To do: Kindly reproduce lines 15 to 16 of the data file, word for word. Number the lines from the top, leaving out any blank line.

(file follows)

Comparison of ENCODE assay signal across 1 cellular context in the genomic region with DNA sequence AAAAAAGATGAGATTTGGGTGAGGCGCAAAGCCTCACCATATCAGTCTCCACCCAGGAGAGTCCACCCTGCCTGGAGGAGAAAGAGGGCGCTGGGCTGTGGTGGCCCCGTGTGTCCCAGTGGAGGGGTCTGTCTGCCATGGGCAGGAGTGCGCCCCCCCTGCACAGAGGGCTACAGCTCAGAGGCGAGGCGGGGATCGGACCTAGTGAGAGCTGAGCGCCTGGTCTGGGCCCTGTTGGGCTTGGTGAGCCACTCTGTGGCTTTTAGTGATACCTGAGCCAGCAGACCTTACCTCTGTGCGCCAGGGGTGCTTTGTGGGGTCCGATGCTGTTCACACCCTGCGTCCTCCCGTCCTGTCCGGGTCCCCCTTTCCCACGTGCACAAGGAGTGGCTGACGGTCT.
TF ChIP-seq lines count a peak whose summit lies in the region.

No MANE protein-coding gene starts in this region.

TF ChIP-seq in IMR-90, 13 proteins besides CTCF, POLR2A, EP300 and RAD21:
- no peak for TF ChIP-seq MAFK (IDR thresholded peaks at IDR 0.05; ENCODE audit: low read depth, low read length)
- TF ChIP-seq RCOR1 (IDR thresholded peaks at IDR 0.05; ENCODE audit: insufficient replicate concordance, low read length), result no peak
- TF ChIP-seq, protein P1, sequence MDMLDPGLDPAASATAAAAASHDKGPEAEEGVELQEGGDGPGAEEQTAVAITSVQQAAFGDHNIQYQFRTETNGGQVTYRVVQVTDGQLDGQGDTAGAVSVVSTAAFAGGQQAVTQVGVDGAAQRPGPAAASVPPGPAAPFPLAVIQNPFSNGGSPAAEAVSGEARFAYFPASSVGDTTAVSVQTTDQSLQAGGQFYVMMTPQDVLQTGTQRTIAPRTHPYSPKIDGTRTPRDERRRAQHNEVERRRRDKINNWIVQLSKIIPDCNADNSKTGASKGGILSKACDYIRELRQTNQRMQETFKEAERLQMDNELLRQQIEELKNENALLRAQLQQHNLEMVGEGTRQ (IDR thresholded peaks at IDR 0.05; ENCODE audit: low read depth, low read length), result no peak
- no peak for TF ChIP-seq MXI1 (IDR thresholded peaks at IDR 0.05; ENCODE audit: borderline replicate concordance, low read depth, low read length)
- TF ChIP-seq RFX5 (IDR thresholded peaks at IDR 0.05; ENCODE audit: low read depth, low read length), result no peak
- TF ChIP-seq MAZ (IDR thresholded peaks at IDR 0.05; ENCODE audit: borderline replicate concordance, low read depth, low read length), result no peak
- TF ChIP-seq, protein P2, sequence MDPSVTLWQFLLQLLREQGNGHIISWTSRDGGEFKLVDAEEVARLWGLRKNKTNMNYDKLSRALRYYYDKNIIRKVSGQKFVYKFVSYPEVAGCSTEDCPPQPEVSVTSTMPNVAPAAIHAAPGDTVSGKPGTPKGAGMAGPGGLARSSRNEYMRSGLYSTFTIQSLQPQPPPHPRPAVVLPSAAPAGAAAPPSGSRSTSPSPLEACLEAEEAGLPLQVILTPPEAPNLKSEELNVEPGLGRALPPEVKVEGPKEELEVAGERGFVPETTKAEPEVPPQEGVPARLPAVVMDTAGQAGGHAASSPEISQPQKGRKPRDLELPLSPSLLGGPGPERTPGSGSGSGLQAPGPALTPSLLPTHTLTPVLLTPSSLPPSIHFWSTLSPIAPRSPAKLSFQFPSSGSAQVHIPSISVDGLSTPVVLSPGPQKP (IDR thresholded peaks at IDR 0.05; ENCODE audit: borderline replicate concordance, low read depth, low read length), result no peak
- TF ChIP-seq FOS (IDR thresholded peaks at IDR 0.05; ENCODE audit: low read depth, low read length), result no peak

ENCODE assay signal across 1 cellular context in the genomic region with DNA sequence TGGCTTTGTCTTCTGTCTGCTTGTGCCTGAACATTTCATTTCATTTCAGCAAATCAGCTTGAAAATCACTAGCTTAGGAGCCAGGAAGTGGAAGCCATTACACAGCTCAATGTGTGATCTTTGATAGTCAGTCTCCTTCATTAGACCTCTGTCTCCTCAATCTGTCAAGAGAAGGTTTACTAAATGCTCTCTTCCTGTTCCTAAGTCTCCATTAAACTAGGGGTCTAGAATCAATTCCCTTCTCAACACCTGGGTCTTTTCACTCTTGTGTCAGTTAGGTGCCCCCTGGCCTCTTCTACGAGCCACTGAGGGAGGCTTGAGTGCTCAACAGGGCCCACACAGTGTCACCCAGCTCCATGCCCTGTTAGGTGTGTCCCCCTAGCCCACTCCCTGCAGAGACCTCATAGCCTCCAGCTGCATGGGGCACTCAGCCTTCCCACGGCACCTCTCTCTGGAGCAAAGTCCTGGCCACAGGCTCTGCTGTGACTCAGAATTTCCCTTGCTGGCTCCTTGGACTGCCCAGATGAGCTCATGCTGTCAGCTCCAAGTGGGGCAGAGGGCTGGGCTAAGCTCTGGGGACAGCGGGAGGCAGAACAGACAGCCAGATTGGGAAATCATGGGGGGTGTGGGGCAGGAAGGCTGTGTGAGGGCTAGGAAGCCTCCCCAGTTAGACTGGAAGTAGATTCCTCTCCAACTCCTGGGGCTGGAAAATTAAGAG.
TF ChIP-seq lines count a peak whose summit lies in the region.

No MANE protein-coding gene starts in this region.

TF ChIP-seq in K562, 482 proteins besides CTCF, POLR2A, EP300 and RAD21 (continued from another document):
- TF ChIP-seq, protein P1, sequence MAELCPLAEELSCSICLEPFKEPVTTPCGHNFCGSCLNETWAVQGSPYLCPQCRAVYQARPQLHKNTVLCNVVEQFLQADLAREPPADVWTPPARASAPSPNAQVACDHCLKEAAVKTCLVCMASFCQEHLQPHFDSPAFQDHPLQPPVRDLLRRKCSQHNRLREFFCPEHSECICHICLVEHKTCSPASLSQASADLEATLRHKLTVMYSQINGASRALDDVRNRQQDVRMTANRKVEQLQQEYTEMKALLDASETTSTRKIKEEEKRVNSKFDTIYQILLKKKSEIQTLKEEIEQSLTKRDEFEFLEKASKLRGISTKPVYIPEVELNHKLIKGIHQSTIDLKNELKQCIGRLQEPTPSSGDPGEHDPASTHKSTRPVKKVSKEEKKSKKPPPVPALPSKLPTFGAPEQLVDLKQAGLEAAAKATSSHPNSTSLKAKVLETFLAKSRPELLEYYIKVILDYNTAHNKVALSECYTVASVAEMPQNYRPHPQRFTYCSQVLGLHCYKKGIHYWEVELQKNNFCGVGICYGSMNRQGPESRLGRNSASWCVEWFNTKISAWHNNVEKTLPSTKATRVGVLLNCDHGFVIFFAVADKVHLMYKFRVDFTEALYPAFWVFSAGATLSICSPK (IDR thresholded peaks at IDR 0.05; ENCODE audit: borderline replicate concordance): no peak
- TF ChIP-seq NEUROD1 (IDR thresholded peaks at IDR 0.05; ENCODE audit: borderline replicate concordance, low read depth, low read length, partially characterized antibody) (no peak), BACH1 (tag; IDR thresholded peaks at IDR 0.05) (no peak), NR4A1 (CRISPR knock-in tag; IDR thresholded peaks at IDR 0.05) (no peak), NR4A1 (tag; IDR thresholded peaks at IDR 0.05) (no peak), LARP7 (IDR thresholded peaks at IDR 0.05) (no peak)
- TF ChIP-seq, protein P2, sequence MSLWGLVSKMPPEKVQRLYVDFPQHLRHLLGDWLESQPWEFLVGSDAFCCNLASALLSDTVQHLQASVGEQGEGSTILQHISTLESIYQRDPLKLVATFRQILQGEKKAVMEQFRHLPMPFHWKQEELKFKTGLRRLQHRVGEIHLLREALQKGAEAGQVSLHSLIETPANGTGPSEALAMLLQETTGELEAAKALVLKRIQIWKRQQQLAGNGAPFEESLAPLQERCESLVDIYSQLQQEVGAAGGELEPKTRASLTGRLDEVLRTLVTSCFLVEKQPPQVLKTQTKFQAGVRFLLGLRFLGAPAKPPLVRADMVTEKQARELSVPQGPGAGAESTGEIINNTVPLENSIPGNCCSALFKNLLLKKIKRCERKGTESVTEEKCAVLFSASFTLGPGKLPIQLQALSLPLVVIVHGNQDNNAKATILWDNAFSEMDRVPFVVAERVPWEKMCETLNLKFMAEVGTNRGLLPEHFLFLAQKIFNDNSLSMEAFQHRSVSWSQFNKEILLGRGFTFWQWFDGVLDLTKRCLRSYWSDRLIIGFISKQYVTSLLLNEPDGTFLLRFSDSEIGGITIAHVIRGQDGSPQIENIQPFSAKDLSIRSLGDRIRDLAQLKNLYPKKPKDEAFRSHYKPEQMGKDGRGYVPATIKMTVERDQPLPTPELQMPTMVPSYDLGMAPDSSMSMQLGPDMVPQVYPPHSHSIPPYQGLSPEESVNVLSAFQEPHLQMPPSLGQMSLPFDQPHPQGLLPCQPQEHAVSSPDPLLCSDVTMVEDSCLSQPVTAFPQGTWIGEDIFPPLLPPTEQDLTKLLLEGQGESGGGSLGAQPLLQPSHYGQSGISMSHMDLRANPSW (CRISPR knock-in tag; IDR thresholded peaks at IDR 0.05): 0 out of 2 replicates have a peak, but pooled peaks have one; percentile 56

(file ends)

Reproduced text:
No MANE protein-coding gene starts in this region.

TF ChIP-seq in K562, 482 proteins besides CTCF, POLR2A, EP300 and RAD21 (continued from another document):